lundi 25 avril 2016
CERN - Preparations continue for the upcoming physics run
CERN - European Organization for Nuclear Research logo.
April 25, 2016
Image above: Low-instensity stable beams were declared in the early hours of Saturday 23 April 2016 (Image: Jacques Fichet/ CERN).
This weekend, CERN's Large Hadron Collider (LHC) moved to the next step in its re-commissioning programme, which started when it took beam for the first time this year, back in March. The operations team declared low-intensity “stable beams”, generating collisions in the experiments.
Image above: First collision event from data taken in 2016 at the ALICE experiment (Image: CERN).
These first stable beams had up to 12 bunches of protons per beam. Each bunch contains around 100 billion protons, moving at almost the speed of light around the 27-kilometre ring of the LHC. They cross each other at the centre of the four big experiments (ALICE, ATLAS, CMS and LHCb).
Image above: Proton proton collision recorded by the ATLAS detector during the LHC 2016 commissioning with low-intensity stable beams. (Image: CERN).
These collisions with low-intensity beams will be used by the experiments to calibrate their detector and to prepare the second run of physics at collision energy of 13 TeV.
After this first phase of collisions with only a few bunches, several days will be devoted to scrub the accelerator’s beam pipes, a necessary step before increasing the number of bunches (the intensity of the beams).
Image above: Commissioning with low-intensity beams helps prepare CMS for this year’s physics run. This event is one of the first collisions recorded in the CMS detector, during the early hours of 23 April 2016 (Image: CERN).
Image above: An event from the LHCb experiment from the first collisions with low-intensity stable beams in 2016 (Image: CERN)
From the beginning of May, the operators will then increase the number of particles circulating in the machine, starting a promising 2016 run. The aim is to increase the number of bunches to 2736 in each beam to deliver huge amounts of data to the experiments. The goal is to provide around six times more data to the experiments than in 2015.
CERN, the European Organization for Nuclear Research, is one of the world’s largest and most respected centres for scientific research. Its business is fundamental physics, finding out what the Universe is made of and how it works. At CERN, the world’s largest and most complex scientific instruments are used to study the basic constituents of matter — the fundamental particles. By studying what happens when these particles collide, physicists learn about the laws of Nature.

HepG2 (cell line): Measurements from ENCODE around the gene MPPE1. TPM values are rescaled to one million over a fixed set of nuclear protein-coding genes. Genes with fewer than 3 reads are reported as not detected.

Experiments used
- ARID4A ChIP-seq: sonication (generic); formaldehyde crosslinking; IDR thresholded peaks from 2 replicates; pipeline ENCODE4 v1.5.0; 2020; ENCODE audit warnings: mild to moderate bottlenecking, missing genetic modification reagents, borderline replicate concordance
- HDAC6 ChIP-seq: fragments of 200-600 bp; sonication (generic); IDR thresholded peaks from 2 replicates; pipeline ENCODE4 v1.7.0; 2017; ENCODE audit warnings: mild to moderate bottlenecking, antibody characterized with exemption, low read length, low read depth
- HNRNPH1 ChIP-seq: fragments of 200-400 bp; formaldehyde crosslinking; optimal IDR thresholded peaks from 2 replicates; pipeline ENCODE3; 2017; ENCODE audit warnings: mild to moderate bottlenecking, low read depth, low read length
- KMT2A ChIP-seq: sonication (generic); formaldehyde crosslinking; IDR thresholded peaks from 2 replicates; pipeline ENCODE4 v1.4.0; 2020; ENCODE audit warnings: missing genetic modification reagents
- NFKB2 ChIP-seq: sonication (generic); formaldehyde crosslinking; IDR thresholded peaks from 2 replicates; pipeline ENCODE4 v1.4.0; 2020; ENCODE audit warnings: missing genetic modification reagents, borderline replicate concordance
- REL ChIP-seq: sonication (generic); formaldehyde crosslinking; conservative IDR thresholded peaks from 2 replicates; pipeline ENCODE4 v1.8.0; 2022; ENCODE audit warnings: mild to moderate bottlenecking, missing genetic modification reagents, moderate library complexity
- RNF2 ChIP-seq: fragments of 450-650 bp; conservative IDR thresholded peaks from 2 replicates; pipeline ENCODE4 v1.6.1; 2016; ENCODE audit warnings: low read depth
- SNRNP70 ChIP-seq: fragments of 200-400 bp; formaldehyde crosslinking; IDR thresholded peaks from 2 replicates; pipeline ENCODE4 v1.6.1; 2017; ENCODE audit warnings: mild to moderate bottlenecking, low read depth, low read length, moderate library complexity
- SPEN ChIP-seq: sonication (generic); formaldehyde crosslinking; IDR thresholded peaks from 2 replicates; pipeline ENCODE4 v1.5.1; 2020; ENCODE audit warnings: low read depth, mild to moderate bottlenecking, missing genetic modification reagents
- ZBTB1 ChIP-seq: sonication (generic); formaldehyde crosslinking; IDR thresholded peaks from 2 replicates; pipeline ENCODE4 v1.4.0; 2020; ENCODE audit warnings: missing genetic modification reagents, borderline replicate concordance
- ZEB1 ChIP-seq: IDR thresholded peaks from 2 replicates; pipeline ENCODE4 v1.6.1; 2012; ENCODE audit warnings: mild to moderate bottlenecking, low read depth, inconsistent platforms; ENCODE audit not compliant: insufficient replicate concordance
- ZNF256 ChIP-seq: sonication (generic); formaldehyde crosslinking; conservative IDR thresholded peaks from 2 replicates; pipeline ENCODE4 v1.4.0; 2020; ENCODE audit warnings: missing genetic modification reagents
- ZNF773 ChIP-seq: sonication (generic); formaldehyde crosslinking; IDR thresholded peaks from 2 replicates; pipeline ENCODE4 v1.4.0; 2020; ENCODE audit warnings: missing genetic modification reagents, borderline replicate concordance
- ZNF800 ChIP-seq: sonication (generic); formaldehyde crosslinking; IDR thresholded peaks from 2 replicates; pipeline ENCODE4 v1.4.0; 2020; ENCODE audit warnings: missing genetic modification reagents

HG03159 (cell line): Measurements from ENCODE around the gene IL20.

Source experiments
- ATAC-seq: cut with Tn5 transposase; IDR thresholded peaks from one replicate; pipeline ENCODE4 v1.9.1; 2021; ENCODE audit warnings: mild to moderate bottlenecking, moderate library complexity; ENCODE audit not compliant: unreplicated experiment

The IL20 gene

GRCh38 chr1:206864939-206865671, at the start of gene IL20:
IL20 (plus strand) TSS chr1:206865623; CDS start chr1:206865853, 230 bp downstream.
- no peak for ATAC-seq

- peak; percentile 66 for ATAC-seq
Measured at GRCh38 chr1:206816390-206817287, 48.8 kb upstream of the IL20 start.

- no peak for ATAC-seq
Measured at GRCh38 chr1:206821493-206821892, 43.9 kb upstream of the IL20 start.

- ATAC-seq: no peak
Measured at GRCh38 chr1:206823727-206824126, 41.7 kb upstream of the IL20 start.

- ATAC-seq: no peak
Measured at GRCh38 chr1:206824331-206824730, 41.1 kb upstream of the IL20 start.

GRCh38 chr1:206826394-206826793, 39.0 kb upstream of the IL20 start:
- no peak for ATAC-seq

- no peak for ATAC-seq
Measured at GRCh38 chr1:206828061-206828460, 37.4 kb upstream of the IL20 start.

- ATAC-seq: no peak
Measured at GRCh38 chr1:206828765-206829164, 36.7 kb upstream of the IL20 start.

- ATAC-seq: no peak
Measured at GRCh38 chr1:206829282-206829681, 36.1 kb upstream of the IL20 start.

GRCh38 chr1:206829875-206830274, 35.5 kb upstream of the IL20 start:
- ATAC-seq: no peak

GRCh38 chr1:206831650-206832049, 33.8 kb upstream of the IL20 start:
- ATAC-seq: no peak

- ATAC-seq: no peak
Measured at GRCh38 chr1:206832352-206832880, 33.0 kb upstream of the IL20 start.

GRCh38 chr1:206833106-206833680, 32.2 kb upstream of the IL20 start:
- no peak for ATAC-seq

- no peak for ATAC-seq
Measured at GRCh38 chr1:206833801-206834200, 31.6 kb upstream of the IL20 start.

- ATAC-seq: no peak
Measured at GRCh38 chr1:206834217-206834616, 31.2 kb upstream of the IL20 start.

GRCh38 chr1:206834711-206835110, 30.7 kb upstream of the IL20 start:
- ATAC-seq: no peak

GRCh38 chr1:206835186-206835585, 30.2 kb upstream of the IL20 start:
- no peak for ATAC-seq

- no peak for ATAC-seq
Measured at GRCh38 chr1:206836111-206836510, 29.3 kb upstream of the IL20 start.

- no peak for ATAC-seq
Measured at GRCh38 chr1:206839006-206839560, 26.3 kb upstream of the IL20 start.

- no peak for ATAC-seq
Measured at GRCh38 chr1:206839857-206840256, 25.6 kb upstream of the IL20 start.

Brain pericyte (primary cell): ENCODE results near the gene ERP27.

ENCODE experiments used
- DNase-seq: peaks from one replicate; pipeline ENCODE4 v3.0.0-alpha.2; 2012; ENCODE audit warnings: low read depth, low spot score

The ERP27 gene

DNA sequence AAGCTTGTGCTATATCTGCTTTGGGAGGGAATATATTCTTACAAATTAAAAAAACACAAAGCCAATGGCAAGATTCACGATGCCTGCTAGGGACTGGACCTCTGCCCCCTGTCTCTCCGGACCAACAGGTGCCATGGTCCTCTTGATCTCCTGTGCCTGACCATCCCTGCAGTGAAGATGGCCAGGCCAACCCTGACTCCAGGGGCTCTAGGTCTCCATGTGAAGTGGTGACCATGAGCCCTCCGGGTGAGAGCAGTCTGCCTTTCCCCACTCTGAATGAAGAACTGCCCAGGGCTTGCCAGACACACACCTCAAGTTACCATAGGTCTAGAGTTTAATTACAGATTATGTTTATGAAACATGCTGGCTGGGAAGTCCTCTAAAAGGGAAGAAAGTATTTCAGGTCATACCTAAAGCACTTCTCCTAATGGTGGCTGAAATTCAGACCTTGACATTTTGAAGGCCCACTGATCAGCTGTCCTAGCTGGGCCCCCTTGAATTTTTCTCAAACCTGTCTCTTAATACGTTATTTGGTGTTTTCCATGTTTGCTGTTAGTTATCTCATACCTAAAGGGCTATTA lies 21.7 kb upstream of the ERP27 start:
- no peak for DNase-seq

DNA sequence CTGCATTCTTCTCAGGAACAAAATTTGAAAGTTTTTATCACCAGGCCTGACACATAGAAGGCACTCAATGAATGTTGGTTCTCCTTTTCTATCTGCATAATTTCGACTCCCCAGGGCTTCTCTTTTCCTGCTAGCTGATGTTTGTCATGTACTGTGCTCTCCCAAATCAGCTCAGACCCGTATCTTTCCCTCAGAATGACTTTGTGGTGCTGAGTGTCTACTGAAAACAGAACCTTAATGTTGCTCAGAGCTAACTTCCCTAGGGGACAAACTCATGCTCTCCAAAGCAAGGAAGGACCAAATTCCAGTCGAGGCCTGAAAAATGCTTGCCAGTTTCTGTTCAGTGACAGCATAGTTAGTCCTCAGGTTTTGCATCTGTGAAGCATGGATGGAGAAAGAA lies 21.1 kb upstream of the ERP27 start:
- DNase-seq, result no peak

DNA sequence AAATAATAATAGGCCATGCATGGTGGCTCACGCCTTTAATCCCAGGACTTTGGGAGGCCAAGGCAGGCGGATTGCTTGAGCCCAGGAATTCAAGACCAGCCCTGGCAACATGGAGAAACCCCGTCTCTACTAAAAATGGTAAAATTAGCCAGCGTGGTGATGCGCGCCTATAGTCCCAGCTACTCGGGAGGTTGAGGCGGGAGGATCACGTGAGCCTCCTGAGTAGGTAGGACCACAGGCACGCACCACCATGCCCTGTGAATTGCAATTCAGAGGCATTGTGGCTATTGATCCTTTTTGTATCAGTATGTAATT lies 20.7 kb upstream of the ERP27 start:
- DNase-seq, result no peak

The instruments used at CERN are particle accelerators and detectors. Accelerators boost beams of particles to high energies before they are made to collide with each other or with stationary targets. Detectors observe and record the results of these collisions.
Founded in 1954, the CERN Laboratory sits astride the Franco–Swiss border near Geneva. It was one of Europe’s first joint ventures and now has 22 Member States.
CERN - Too quiet to hear a particle drop:
Return of the LHC – season 2 continues:
Large Hadron Collider (LHC): http://home.cern/topics/large-hadron-collider
ALICE experiments: https://home.web.cern.ch/about/experiments/alice
ATLAS experiments: https://home.web.cern.ch/about/experiments/atlas
CMS experiments: https://home.web.cern.ch/about/experiments/cms
LHCb experiments: https://home.web.cern.ch/about/experiments/lhcb
For more information about the European Organization for Nuclear Research (CERN), visit: http://home.web.cern.ch/
Image (mentioned), Text, Credits: CERN/Corinne Pralavorio/Harriet Kim Jarlett.
Best regards, Orbiter.ch
Publié par Orbiter.ch à 16:02